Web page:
When calculating the input-referred noise and filtering to a 24-bit sigma-delta ADC (MCP3561), I hit a roadblock. Knowing the noise spectrum density (nV/sqrt(Hz)) of a signal noise source, like thermal noise, the noise in uVrms (microvolt root mean square) is calculated using the bandwidth of the signal. The latter number should be the noise floor that determines the effective resolution. Therefore I need to know what bandwidth (frequency span) applies in my scenario:

The ADC will do internal oversampling to form a single one-shot reading. The signal is from a thermistor where the bias power will be pulsed at 10 Hz for the duration of ADC, hence the signal itself is assumed constant for the measurement period and I suppose the signal frequency is 10 Hz. But 0-10 Hz can't reasonably be the frequency span to calculate noise from, as the ADC is inactive most of the time.

Is the frequency span from 0 to the oversampled sampling time (in the kHz range, but just one sample)?

Or is the frequency span from 0 to the internal ADC sampling rate (in the MHz range)? But I read that higher ADC speeds reduce the noise problem, which isn't consistent with this idea. And while the ADC runs at 4.9 MHz, the sampling time for each oversampling level is specified as 3x the expected (for example OSR=128 takes 78 us = 12.8 kHz = 4.9 MHz / (3 * 128)) so even the internal frequency is unclear to me.

It's also easy to imagine even higher noise frequencies affecting the measurement, but maybe any high-frequency noise is filtered in the ADC and included in the ADC datasheet ENOB? Maybe some Nyquist limit is involved.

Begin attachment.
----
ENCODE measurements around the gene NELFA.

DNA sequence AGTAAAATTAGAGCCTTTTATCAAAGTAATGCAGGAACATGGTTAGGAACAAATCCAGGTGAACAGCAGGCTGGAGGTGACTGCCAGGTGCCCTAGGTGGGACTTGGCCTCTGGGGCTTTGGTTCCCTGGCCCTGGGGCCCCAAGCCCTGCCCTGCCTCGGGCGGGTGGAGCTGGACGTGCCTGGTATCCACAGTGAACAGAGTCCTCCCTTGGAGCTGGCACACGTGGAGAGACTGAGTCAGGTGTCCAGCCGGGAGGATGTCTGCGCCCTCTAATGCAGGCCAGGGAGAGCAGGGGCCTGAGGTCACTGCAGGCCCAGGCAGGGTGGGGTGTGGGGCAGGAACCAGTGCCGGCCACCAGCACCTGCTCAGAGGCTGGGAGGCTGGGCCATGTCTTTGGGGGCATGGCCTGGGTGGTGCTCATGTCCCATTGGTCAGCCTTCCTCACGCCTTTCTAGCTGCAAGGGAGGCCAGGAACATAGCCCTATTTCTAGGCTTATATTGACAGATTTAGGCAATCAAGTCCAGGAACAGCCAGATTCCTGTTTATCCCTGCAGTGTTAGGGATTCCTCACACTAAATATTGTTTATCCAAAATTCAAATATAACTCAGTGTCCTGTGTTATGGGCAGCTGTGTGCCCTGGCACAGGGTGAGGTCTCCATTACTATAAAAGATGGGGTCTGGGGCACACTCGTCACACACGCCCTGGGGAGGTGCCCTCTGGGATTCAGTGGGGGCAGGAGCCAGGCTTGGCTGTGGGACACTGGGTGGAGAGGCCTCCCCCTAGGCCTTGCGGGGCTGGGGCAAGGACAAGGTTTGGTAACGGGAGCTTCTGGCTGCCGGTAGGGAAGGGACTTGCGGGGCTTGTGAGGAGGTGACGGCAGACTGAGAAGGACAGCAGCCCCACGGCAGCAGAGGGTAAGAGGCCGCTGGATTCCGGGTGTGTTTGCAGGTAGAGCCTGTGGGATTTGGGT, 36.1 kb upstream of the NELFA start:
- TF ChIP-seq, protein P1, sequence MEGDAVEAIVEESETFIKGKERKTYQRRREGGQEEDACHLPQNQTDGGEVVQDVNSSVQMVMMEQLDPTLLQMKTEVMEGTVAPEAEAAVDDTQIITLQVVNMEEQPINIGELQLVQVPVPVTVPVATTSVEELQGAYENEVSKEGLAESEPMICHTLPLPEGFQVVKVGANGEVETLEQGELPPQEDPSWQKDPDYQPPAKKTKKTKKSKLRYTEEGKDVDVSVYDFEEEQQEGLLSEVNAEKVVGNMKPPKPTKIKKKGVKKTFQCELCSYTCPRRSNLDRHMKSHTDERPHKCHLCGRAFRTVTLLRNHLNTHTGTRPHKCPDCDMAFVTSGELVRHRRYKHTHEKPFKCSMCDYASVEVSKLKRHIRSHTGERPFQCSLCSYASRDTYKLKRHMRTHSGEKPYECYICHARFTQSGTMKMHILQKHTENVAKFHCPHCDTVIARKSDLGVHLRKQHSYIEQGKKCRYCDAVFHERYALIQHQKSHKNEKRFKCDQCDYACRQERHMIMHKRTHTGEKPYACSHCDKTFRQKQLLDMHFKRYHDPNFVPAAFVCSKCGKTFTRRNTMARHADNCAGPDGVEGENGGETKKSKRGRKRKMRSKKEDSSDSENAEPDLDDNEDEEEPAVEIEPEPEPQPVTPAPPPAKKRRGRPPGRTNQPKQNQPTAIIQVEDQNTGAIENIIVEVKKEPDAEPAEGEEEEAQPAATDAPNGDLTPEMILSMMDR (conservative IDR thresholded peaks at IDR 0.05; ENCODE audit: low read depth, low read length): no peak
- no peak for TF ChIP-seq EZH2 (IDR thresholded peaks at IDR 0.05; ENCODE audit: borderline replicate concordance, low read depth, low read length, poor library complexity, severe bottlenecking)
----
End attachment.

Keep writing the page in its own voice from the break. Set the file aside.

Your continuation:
The goal is to understand the practical measurement resolution under different Vref values and oversampling levels, and to optimize the filters. It seems to me that the slow signal may be filtered until thermal noise is the limit, but to know this I need the thermal noise of the signal as uVrms.

  • \$\begingroup\$ The main idea behind oversampling is that you filter the unwanted frequencies digitally after the sampling. Hence the noise in that frequency range is attenuated. This is also further complicated by the noise shaping in the sigma-delta modulation. I also think you are getting confused between analog noise (thermal) and quantization noise. Oversampling only helps with quantization noise, because it is spread in the interval [-Fs/2, Fs/2]. With that in mind, you should edit your question. It is not clear exactly what you are asking. \$\endgroup\$
    – user110971
    Commented Oct 21, 2019 at 11:09
  • \$\begingroup\$ I have edited the question to clarify. As I understand it, quantization noise is specified in the datasheet so I don't need to calculate that. I need to know what is "that frequency range" where oversampling attenuates. "Unwanted frequencies" is anything above 10 Hz, which isn't helpful to calculate the noise power. I don't see why oversampling would helps with quantization noise and not input noise. \$\endgroup\$ Commented Oct 21, 2019 at 17:54